Can Two People Who Are Married at Common Law File Taxes Jointly?

By Jimmy Verner

There are two types of marriages in the United States. One type of marriage is the ceremonial marriage. A ceremonial marriage takes place when the parties obtain a marriage license, then celebrate their marriage before an official who has the power to perform marriages. The other kind of marriage is marriage at common law. Only a handful of states allow common law marriages when the spouses agree that they are married, live together, and hold themselves out to be husband and wife.

IRS Recognizes Common Law Marriage

The Internal Revenue Code allows a married couple to file a joint tax return. To determine whether a couple is married, the federal government looks to state law. The Internal Revenue Code allows a couple that claims to be married at common law to file jointly if they are living together in a common law marriage in a state that recognizes common law marriages. The Internal Revenue Code also permits a couple that married at common law in a state allowing common law marriages to file a joint tax return even when they now live in a state that does not recognize common law marriages.

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Louisiana Annulment Statute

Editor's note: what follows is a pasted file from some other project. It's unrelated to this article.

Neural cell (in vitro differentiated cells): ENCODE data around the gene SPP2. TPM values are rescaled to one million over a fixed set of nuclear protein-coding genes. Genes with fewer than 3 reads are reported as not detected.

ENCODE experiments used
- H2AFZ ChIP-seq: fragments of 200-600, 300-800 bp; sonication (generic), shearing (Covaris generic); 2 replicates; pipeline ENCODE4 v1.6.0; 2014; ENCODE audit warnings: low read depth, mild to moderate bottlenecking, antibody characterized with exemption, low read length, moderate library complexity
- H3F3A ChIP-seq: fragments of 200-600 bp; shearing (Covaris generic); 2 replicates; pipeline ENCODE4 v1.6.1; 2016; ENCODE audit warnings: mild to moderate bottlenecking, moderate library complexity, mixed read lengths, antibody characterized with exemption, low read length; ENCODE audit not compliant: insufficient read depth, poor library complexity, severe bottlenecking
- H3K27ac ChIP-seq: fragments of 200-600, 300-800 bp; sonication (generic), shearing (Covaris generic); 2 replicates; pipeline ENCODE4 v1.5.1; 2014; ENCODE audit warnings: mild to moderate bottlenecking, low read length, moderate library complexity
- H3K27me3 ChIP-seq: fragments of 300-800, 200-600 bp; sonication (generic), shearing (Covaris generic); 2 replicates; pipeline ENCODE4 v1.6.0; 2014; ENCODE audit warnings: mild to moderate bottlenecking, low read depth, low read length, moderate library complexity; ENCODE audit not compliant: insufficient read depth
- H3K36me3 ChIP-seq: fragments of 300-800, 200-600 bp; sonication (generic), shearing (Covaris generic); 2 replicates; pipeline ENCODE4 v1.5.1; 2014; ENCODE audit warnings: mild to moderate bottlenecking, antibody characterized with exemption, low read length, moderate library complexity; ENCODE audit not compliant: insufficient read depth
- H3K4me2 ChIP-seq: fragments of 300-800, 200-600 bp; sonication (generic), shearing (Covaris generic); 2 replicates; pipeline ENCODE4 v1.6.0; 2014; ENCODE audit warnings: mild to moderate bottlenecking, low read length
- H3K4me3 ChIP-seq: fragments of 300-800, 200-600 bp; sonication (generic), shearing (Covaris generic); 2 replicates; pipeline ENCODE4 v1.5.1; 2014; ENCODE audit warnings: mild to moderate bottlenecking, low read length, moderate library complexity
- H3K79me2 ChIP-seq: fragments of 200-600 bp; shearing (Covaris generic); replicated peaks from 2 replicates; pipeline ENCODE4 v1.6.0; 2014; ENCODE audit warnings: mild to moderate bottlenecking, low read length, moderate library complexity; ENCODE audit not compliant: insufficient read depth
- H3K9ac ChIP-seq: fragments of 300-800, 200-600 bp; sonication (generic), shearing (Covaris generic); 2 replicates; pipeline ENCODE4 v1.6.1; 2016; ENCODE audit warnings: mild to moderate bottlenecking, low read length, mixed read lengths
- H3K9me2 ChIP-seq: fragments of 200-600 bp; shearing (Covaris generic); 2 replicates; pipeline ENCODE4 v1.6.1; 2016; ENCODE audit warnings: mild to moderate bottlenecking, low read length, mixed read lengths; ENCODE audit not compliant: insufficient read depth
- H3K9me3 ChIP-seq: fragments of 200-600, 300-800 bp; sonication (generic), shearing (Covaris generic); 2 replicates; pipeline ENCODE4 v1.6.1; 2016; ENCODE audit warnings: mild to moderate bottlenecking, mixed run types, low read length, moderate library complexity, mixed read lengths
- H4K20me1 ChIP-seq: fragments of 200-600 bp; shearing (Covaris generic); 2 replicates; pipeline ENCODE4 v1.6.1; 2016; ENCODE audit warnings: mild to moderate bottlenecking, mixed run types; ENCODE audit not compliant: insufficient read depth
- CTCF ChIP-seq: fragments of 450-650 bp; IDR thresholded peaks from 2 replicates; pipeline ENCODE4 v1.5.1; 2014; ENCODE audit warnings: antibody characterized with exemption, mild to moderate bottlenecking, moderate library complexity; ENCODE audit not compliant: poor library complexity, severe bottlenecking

If a marriage does not meet the requirements of Louisiana law, the marriage may be null and void. With an annulment, it is essentially as if the marriage never existed. Divorce relief, such as alimony and child support, is only awarded if the couple actually and reasonably believed the marriage was valid.

How to Get an Annulment in Alabama

Unlike a divorce, while dissolves a marriage, an annulment makes it as though a couple was never married. Alabama law allows you to annul your marriage only under a few specific sets of circumstances, but if you do meet the requirements, the annulment process is similar to that of a divorce. First, you must petition the court and provide evidence backing up your claims; then you must attend a hearing in front of a judge, who will assess the merits of your case.

Is the Absence of Sexual Relations Grounds for Divorce?

Sexual behavior outside the marriage and the lack of sexual relations within the marriage can serve as grounds for divorce in states that continue to allow "fault" divorces. But all fifty states now authorize no-fault divorces, allowing either spouse to dissolve a marriage citing irreconcilable differences. However, you still have the option of filing for divorce on "fault" grounds in many states.

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